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The drama around Sweden's gun crime and the negotiations with Turkey for entering NATO

The entry of Sweden into the US-led military alliance NATO is still far from being a reality. As each member state, Turkey has a veto over the countries that can be accepted into this selected group and is demanding Stockholm to lift its military export sanctions, stop supporting what Ankara considers terrorist Kurdish separatist movements, and to extradite/prosecute 16 of their members that live in Sweden. Turkey is also requiring that Swedish Defense Minister, Peter Hultqvist, must be removed from his position. This because it has been revealed that in 2011 he participated and held a speech in an event celebrating the 33rd anniversary of the PKK (Kurdistan Workers Party), a Marxist, nationalist and secular Kurdish militia that is branded as a terrorist organization by the United States, European Union, United Kingdom and Turkey, among others. The current Swedish Social Democratic government, led by Magdalena Andersson, is also providing development support worth more than 350 million euros until 2023 in the regions controlled by another left-wing militia called YPG (People’s Defense Units), which Turkey considers as the Syrian branch of the PKK. The EU and US have been supporting the YPG because it was an ally in the fight against ISIS, and it has not been as aggressive against Turkey as the PKK, which has killed more than 40,000 people in terrorist attacks since 1984. This has angered Turkey, and its authoritarian president, Recep Erdoğan, wants to use this opportunity to get concessions from western countries during the political campaign towards the national elections of next year.

However, the possibilities of reaching such an agreement between Sweden and Turkey diminished substantially this week. This because the right-wing opposition parties in the Swedish parliament launched a non-confidence motion against the Social Democrat Minister of Justice, Morgan Johansson, about the soaring violent crime that has been affecting cities all over the country in recent years. The Prime Minister Magdalena Andersson threatened then to resign with all her government if her Minister of Justice was deposed, complicating with this even more the NATO incorporation process. Currently, Sweden records one shooting every day on average, one of the highest rate per capita in Europe and is the only country in the EU that has seen a rise of violent gun crime in the last 10 years. Almost 100% of these shootings are committed by immigrants, many of them who have come as refugees, and are directed against immigrants as well, who now represent 30% of the population in Sweden. Many of the current criminal laws were enacted 40 years ago when the country had less than 10 shootings per year, compared to more than 300 nowadays. The Minister of Justice has been sitting in a position of power since 2014, when the Social Democratic Party won the elections and the Refugee Crisis of 2015 changed the national political landscape, and because elections will be held in Sweden in just three months, the opposition parties want to win an important battle just before the campaign starts. The Swedish Parliament has 349 seats, with the pro-government bloc having 174 members whereas the right-wing has also 174. The motion of no confidence was then decided this week by a Kurdish and Iran-born independent deputy, named Amine Kakabaveh, who was part of the Left Party but was forced to leave her political group in 2019 because, according to the leaders of the party, she was fighting too hard for women's rights related to 'honor crimes' that in Sweden affect mostly Muslim families. Thus, her agenda had the risk of alienating many immigrant voters, which represent a big electoral base for the Left Party, and so she was accused of islamophobia. Since then, this independent deputy has been asking the Social Democrat government of Magdalena Andersson that Sweden should support the Kurdish cause in exchange for her votes. As it happened previously, Kakabaveh finally announced that she would help the government and allow the Minister of Justice to remain in his position, but not before securing the political and financial aid to the Kurdish movements in the Middle East from the Social Democratic Party. Kakabaveh is also one of the 16 people that Turkey is demanding to be prosecuted for helping the PKK and YPG. Turkey’s legal system contains very vague and broad definitions of terrorism. Between 2016 and 2020, for example, 1.6 million citizens in Turkey were investigated after being accused of this crime. The US and EU does not accept Turkey’s definition of terror and until this is not resolved, there will be no agreement regarding the NATO incorporation process.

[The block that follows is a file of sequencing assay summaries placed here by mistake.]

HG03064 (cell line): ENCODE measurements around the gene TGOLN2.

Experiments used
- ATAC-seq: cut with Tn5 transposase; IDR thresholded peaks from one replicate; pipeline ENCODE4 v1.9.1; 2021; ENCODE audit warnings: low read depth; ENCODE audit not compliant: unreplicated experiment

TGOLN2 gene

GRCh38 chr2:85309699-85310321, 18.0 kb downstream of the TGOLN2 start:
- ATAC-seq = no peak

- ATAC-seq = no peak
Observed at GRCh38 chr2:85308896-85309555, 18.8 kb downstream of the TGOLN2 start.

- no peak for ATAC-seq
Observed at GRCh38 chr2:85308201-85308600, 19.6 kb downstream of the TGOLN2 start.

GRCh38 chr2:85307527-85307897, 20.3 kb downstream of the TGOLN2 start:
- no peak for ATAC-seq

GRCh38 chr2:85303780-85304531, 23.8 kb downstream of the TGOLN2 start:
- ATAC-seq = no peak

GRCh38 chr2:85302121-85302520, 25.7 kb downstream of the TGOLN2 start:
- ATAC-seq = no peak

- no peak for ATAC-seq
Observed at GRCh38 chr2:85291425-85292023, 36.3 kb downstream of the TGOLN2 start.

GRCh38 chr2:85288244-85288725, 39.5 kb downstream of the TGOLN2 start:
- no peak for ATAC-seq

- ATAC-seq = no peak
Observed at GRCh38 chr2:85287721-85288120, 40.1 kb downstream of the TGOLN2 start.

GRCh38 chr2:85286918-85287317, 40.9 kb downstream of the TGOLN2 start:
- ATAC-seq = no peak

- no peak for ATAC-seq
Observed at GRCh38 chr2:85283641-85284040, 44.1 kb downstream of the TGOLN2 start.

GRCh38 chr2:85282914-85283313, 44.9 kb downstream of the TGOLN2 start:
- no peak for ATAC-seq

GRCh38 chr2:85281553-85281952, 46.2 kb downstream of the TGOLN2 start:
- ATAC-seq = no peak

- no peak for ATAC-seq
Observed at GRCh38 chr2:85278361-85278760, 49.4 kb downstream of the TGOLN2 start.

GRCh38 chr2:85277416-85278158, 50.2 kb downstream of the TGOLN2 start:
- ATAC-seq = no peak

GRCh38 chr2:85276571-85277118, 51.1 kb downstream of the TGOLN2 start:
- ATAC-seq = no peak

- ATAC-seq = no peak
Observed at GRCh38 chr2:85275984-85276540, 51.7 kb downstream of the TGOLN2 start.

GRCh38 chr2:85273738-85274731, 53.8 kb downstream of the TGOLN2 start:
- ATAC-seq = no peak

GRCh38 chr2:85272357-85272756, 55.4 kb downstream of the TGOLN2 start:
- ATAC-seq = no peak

It is unclear if Turkey will allow Sweden to get into NATO anytime soon. There is also a possiblity that Finland might be accepted in the first place, and while the Swedish case is being negotiated, the big western powers will provide military guarantees in case Russia should launch an attack against Sweden.


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